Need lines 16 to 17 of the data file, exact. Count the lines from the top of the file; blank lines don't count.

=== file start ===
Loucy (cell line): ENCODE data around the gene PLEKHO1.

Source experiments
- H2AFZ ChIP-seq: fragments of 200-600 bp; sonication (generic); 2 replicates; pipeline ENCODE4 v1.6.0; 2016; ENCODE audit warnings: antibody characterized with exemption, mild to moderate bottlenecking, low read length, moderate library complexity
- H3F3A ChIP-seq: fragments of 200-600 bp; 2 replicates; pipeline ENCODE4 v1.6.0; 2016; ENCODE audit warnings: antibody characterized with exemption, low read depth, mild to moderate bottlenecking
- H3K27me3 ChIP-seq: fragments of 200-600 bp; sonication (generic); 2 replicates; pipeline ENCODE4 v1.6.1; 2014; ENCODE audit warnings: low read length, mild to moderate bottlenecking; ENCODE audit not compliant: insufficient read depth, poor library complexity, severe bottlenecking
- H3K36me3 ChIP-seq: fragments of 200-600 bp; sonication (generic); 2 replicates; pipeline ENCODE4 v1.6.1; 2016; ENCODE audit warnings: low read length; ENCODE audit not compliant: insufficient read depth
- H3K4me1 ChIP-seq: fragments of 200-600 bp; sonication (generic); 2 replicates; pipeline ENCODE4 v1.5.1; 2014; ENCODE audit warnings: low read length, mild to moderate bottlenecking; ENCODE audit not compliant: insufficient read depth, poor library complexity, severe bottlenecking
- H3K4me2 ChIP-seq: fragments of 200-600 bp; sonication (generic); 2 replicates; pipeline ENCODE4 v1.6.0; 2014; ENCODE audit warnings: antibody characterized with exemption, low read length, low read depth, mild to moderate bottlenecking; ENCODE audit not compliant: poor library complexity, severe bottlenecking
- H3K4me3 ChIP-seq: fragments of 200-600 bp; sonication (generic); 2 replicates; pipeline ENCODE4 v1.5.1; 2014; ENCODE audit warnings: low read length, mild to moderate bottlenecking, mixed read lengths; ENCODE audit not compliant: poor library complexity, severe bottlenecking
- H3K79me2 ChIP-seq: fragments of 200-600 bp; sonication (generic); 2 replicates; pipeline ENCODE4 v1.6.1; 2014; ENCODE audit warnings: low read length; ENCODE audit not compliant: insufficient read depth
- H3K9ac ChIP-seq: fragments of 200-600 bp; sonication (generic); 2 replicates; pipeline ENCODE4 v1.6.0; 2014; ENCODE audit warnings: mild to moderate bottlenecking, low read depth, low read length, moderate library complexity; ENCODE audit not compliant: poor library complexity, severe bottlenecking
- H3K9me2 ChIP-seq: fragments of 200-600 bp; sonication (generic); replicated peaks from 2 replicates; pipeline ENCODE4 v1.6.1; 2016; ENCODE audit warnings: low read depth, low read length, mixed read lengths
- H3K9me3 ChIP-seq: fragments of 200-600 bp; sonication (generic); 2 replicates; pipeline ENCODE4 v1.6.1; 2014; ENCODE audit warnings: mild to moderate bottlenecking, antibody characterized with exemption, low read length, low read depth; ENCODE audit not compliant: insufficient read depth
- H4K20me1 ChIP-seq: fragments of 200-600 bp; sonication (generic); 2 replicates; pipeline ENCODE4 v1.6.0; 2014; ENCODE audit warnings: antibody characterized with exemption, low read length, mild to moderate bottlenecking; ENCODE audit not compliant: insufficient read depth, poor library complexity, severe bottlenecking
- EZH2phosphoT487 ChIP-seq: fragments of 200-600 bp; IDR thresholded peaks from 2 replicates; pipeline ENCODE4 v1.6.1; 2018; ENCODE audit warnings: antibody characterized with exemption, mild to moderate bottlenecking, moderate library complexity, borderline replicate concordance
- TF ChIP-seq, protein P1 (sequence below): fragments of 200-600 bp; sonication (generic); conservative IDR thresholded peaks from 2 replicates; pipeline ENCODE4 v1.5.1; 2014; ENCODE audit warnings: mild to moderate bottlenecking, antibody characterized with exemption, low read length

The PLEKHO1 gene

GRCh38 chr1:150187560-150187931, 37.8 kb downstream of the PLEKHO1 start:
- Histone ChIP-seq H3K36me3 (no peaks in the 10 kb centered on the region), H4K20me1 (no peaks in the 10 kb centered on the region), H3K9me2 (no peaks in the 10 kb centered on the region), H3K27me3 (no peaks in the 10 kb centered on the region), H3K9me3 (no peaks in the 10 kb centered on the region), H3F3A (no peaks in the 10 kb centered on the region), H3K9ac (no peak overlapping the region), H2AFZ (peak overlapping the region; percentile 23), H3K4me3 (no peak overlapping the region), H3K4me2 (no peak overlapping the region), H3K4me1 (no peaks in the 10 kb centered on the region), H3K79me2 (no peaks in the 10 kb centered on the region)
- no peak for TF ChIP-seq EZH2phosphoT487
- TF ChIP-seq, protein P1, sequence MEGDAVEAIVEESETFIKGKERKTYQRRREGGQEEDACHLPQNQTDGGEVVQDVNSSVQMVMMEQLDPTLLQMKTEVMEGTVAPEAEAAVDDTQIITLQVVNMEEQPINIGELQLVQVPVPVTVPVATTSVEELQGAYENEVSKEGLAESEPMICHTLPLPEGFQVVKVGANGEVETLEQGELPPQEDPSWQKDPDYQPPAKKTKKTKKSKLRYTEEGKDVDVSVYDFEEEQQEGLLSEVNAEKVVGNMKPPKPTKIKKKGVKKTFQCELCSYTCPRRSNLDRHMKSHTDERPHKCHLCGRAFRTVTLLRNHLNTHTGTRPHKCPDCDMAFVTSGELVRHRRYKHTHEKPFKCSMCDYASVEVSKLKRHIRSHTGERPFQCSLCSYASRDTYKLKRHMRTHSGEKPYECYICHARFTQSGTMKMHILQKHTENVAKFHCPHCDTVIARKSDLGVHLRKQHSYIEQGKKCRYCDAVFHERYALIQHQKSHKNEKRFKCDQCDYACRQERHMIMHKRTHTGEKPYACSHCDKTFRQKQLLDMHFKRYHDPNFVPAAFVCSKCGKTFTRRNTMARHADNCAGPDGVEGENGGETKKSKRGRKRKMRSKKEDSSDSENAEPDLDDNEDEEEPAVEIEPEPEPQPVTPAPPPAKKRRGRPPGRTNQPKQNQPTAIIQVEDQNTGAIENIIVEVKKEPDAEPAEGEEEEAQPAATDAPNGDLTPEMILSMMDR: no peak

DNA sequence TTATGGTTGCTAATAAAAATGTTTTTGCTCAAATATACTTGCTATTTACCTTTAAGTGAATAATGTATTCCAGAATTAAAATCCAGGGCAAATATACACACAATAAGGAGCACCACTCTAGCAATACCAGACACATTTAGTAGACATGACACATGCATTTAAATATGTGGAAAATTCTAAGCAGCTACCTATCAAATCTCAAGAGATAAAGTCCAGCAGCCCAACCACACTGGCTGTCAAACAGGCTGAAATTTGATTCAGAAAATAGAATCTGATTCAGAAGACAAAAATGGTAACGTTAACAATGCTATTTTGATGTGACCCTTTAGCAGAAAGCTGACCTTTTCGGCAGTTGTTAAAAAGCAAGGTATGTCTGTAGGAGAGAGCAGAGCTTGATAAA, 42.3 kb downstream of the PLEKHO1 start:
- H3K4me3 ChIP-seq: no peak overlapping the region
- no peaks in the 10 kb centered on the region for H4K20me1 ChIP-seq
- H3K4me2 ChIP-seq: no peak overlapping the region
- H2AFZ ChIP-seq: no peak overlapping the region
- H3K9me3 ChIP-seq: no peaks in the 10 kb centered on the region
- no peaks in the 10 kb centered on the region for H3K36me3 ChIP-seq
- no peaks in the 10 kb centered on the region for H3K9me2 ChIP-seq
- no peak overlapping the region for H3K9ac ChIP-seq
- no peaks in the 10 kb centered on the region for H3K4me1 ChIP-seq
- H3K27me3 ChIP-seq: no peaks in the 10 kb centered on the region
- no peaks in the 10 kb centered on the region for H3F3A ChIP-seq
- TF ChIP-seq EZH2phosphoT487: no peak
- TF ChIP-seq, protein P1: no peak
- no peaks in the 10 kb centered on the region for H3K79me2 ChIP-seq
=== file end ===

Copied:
- TF ChIP-seq, protein P1 (sequence below): fragments of 200-600 bp; sonication (generic); conservative IDR thresholded peaks from 2 replicates; pipeline ENCODE4 v1.5.1; 2014; ENCODE audit warnings: mild to moderate bottlenecking, antibody characterized with exemption, low read length

The PLEKHO1 gene